‘Mangakarri’, or better called manga or mango curry is a ubiquitous item in all Indian kitchens once the Mango season starts. I know this, because, all my friends, from any part of India claim to have their own versions of gravy for both raw and ripe mangoes. It was never a surprise to know that there would be variations all over India, but this one is very special.
In Kerala, we usually use both the raw and ripe mangoes in gravies and pickles; although raw is usually reserved for pickles and also as a tenderizer or to add sourness in other gravies, ripe ones are made into sweet gravies.
In my part of Kerala, ‘Mangakarri’ means just one thing, teary-eye spicy and finger-licking yummy pickles made of big, raw mangoes, cut into small perfect cubes. These are sufficient enough to gobble down a plate of huge brown rice (Kerala Matta), no one would care for any other gravy to go with it. But, eating this alone with rice every single day, seemed too much far-fetched, even if it came from my no-fuss, foodie hubby. When we had this conversation, mango season had long gone, so I just got him a bottle of mango pickle. He was not particularly excited, but I attributed it to the lack of a home-made pickle. Soon, I had realized that I can never imagine to even reach his expectation of a home-made pickle; MIL is the certified best pickle maker in their whole town.
Few months later, at his aunt’s house, I had an amazing curry with rice. The spiciness, sweetness, sourness and richness; it was a deadly combo. Finger-licking me, sheepishly asked for more of the yellow curry. That was when my hubby had decided to notice that there were many other things around him, other than his food. With disbelief, he corrected me, not ‘yellow curry’, but ‘Mangakarri’. OMG!!! I just could not believe it; this was his favourite ‘Mangakarri’. I could not believe it; my humble pickle was nothing before this majestic gravy. Every one of his family were shocked, they could not believe that someone had never ever heard or tasted this heavenly dish. They told me that htis dish is originally from few areas that fall along the borders of Ernakulam and Thrissur districts of Kerala.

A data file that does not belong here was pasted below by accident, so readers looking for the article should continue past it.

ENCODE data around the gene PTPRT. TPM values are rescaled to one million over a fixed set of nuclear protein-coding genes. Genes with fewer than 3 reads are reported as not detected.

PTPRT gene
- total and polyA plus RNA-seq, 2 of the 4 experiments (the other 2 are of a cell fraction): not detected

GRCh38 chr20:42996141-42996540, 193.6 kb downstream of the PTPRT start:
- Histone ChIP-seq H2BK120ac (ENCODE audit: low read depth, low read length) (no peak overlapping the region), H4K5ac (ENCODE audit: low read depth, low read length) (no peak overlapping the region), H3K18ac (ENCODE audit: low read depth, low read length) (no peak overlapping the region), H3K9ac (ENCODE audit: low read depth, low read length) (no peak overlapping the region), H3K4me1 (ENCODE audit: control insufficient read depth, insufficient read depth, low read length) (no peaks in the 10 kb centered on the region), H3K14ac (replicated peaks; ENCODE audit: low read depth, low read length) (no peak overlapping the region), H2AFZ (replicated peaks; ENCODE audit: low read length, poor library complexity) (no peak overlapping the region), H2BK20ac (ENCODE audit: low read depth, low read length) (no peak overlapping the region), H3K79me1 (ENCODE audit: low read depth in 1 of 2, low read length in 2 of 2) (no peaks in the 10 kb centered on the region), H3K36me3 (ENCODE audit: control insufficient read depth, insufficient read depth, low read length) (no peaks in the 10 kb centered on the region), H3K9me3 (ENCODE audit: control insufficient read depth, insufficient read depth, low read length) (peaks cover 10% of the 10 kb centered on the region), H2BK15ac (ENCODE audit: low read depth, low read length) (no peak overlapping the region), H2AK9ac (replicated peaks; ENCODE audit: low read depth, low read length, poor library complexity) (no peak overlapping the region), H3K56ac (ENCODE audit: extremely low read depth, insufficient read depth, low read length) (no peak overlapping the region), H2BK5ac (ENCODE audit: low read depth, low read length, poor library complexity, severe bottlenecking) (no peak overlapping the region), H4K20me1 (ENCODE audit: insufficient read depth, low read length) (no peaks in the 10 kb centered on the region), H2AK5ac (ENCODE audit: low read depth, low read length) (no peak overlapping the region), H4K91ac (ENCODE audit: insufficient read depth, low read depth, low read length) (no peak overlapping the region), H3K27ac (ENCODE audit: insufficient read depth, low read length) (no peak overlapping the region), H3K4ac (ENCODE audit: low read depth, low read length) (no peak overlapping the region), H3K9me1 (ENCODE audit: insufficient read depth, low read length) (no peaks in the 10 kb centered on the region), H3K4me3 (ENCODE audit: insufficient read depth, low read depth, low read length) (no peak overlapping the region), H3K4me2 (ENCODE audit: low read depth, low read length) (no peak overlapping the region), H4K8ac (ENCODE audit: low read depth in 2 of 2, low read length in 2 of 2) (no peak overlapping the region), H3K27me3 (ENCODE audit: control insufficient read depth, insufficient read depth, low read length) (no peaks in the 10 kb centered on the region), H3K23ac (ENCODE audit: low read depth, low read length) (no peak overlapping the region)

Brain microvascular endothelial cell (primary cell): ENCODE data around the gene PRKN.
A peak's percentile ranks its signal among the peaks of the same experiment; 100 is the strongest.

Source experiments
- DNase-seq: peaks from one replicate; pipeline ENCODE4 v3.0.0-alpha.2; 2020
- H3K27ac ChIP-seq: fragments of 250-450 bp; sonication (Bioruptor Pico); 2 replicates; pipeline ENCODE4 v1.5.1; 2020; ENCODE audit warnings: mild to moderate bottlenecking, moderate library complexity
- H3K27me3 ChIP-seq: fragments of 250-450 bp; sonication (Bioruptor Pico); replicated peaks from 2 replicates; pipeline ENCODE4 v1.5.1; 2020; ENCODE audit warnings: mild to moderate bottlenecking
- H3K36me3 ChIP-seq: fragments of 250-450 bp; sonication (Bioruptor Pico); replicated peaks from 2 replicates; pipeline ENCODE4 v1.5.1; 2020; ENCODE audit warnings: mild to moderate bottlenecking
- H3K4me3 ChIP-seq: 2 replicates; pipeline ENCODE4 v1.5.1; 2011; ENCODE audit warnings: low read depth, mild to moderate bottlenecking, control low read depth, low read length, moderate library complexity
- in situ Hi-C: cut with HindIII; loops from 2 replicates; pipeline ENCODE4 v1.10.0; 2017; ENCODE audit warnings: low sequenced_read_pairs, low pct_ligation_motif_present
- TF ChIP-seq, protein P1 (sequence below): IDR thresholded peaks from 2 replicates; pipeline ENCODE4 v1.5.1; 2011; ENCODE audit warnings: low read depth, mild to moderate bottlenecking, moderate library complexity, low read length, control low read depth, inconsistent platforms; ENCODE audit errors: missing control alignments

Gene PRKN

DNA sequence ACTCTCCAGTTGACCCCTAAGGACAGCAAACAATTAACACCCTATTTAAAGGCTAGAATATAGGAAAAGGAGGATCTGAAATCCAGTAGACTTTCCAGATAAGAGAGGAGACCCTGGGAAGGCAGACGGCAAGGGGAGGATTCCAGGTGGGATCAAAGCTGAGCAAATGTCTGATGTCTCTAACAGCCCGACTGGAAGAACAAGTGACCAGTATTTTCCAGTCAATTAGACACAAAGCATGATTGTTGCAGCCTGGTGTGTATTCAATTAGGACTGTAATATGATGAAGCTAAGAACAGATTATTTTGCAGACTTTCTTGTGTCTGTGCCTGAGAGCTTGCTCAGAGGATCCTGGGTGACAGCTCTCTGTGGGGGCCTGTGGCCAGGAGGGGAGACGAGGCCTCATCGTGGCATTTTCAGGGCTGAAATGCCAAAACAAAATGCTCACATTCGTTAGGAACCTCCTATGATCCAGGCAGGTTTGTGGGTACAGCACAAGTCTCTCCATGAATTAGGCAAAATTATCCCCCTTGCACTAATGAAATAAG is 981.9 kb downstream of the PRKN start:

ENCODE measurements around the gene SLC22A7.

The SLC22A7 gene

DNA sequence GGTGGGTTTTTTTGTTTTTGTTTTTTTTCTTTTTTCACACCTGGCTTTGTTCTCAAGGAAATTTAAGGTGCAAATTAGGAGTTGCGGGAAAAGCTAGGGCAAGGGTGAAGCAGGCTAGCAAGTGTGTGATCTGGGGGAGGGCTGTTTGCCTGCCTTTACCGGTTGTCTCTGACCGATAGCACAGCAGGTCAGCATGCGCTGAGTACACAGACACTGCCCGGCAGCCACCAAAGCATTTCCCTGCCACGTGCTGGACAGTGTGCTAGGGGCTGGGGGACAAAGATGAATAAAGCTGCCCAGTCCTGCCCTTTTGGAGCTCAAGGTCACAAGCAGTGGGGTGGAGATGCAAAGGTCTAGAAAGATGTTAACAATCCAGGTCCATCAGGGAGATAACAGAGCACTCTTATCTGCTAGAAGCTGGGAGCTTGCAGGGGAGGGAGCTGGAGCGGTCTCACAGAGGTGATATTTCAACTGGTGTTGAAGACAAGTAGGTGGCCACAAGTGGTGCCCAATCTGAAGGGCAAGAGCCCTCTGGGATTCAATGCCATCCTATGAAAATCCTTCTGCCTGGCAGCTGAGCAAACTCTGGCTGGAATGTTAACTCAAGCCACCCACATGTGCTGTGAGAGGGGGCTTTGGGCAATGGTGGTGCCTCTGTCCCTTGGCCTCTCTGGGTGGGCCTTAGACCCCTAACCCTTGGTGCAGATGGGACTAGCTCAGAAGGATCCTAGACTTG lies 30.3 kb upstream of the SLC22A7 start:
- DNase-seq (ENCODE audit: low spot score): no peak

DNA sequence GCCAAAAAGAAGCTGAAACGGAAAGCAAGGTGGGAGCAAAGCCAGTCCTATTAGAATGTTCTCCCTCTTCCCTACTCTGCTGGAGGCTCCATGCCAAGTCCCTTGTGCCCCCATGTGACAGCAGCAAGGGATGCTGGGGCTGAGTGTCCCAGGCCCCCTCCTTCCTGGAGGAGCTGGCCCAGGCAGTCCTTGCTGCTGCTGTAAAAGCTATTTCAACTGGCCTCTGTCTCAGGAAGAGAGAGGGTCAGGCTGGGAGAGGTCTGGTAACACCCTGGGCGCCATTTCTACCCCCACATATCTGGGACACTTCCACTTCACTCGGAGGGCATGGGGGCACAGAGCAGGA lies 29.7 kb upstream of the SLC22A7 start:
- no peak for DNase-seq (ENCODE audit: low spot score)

So, I rest my case, marry out of your caste, community, religion, or region to experience the best of gastronomic fares. And if you are family, you’ll also get to know some serious secret tips 😉
1/2 kg raw mango, de-seeded and cubed, 5-6 shallots sliced length-wise, 1 small-sized onion sliced length-wise, 2 tbsp chilli powder, 1 tbsp turmeric powder 1 tbsp corriander powder, 1 tsp salt and 1-2tbsp vinegar.
Mix all of these well with hand (I can’t stand the heat of chillies, so I use a ladle) in a mud pot and keep covered for 30-45 minutes
Heat coconut oil in a wok or clay pot. Once hot, add 2-3 big onions sliced length-wise, 3-6 green chillies sliced length-wise, 4-6 cloves of garlic and 1 inch ginger julienned, a twig or two of curry leaves and once the raw smell goes, add 1tsp chilli powder, 1 tsp turmeric powder 1 tbsp corriander powder, and fry again. To this add the marinated mango, thin coconut milk (350 mL), cover the vessel and cook on low flame.
The mango would have been well cooked in 10-12 minutes, open the cover and add thin coconut milk or water, if more gravy is needed, and let it boil well, again. Once done, add thick coconut milk (250-350mL – depending on volume of gravy desired), mix the ingredients well and switch off flame.
Add coconut oil in a wok, and splutter mustard, fenugreek (uluva), 10-12 sliced shallots, 4-5 broken big red chillies, 1 tsp turmeric and few curry leaves. Add this to the gravy. Add a few more curry leaves and drizzle some more coconut oil on top, if desired.
This can be served with Rice, Apam, Idiyappam,Pathiri, Chappathi, Bread, Bun etc. The gravy thickens on cooling. Once cooled, can be stored in fridge for up to 4 days easily.